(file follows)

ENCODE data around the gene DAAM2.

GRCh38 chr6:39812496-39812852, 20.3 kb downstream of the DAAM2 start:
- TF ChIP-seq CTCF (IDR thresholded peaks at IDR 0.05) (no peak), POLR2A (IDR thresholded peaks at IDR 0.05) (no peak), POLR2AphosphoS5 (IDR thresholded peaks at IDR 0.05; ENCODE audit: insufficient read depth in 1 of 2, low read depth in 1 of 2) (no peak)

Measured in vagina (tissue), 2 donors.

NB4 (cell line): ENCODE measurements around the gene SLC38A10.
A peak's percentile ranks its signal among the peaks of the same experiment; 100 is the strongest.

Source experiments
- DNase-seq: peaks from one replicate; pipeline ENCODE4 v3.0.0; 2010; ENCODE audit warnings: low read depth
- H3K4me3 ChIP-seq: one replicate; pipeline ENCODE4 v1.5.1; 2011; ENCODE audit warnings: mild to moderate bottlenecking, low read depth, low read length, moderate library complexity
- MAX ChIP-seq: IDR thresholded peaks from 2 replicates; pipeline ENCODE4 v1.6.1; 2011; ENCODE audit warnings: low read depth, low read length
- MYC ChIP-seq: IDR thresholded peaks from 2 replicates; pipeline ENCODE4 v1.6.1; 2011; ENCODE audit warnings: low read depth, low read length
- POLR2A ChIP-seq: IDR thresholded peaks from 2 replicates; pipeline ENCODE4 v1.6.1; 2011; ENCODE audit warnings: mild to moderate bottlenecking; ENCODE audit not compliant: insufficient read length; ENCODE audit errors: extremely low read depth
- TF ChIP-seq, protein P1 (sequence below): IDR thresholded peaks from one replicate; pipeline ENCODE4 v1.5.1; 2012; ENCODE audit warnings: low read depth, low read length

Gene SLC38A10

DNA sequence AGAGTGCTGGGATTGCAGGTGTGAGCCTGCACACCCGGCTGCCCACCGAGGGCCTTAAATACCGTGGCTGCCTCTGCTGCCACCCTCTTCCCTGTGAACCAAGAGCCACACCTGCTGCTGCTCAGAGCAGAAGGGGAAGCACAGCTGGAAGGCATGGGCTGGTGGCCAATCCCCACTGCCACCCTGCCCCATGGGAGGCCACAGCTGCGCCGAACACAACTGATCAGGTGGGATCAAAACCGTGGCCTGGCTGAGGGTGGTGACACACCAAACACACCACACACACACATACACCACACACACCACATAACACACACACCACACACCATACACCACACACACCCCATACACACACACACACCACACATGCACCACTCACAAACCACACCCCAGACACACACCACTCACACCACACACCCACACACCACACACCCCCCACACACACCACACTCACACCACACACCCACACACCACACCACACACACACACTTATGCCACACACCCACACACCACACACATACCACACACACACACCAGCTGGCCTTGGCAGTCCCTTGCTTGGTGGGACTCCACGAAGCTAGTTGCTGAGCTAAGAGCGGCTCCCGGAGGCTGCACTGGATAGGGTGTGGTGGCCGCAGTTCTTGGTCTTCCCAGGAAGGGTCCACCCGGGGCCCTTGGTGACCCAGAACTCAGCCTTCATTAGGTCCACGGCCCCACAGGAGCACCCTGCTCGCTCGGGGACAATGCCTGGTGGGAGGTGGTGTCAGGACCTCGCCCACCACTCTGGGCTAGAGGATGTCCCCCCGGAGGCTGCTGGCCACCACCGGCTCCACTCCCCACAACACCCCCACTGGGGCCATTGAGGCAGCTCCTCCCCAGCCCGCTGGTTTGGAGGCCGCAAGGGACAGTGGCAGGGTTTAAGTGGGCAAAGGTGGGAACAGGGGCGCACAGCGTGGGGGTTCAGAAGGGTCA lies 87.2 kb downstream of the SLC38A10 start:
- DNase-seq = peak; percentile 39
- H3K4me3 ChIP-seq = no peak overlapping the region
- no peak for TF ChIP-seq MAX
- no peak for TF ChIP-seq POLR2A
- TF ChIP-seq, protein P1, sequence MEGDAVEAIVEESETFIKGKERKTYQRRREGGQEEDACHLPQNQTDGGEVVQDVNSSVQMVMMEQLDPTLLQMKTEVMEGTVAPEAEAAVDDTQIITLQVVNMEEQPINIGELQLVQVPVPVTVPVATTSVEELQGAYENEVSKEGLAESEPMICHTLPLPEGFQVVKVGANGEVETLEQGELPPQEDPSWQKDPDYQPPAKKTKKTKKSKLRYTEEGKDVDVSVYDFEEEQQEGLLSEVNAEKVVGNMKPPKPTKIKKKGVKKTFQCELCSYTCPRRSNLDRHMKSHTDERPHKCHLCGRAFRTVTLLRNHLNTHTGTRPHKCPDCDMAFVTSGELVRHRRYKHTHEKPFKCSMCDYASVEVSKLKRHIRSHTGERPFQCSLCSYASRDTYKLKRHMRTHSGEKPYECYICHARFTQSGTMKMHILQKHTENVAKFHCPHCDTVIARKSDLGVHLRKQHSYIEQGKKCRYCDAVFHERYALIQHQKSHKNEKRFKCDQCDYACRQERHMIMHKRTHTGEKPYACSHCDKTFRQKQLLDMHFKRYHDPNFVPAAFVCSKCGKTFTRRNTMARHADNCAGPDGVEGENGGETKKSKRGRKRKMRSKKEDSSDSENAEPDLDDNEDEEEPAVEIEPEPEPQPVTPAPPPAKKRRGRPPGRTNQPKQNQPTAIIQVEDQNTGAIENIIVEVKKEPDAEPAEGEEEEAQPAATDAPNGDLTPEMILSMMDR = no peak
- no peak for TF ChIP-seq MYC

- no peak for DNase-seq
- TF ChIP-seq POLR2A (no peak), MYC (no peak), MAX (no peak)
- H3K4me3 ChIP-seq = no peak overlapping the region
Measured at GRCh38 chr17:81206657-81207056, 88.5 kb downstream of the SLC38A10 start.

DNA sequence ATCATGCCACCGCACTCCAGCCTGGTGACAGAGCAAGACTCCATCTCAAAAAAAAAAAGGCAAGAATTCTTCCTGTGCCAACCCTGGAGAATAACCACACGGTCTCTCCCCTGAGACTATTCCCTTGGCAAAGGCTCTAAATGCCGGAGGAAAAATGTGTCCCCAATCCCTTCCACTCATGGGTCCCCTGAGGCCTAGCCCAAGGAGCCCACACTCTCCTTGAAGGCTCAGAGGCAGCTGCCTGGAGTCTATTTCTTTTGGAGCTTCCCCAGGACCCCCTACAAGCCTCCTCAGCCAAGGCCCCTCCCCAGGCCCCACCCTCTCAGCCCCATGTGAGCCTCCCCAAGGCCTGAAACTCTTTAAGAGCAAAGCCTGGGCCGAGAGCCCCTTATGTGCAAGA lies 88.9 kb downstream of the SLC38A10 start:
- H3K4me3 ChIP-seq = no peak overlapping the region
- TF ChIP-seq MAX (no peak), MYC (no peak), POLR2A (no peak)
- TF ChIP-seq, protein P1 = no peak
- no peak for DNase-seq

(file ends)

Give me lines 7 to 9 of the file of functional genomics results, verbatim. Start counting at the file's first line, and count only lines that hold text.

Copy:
Source experiments
- DNase-seq: peaks from one replicate; pipeline ENCODE4 v3.0.0; 2010; ENCODE audit warnings: low read depth
- H3K4me3 ChIP-seq: one replicate; pipeline ENCODE4 v1.5.1; 2011; ENCODE audit warnings: mild to moderate bottlenecking, low read depth, low read length, moderate library complexity